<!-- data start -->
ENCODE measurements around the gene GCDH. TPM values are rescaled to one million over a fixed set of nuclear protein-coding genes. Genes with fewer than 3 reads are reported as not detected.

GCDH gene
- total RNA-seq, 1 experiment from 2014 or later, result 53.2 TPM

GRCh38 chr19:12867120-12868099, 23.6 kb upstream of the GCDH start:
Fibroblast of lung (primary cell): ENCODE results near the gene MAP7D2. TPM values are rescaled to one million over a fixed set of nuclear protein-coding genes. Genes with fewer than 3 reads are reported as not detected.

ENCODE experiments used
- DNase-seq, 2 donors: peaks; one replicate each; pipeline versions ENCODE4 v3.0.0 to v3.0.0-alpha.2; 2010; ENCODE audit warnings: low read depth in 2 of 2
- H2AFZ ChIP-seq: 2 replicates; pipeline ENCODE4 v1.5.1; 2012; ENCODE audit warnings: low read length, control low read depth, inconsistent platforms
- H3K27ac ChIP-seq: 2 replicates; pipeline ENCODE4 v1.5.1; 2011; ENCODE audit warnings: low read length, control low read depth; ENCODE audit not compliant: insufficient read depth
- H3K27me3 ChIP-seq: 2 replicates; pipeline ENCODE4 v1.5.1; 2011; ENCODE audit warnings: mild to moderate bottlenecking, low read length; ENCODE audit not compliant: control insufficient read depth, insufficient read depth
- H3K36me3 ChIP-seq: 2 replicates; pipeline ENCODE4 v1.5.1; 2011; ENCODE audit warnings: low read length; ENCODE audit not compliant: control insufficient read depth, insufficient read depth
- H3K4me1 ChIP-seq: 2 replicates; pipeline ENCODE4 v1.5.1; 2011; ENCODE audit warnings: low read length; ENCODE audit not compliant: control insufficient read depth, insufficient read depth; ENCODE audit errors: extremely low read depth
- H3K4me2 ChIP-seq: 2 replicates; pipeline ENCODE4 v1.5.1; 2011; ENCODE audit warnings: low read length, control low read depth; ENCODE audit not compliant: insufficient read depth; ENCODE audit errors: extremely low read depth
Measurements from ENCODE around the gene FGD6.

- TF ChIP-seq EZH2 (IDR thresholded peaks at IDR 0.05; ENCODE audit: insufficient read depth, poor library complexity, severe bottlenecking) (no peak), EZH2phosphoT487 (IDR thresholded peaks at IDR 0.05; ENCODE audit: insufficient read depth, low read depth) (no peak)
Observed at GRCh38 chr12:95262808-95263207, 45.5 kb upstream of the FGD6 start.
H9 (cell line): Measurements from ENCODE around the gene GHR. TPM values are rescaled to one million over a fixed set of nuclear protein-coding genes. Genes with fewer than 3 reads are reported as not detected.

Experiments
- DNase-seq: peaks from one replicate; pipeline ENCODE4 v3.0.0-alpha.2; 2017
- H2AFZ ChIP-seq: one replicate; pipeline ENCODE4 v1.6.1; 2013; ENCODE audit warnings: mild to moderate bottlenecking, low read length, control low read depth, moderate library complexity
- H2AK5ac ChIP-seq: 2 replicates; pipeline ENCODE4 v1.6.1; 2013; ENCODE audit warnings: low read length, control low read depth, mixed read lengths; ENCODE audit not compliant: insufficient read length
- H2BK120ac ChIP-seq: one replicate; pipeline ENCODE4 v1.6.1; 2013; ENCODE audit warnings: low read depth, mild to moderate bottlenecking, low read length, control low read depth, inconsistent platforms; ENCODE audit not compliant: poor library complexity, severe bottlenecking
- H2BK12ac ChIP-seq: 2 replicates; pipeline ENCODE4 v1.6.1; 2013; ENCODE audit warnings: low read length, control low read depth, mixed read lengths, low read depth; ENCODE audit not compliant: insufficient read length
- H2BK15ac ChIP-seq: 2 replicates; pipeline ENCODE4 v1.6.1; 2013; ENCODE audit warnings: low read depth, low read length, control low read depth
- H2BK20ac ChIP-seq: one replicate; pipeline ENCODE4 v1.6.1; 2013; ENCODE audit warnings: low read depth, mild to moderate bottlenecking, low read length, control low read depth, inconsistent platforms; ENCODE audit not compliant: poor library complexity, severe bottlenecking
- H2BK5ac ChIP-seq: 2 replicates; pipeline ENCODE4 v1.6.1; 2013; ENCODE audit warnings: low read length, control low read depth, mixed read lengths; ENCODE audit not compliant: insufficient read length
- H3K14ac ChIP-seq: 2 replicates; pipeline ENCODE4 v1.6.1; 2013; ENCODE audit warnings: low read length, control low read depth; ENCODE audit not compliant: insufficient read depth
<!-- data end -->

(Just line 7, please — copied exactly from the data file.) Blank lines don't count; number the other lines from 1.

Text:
- DNase-seq, 2 donors: peaks; one replicate each; pipeline versions ENCODE4 v3.0.0 to v3.0.0-alpha.2; 2010; ENCODE audit warnings: low read depth in 2 of 2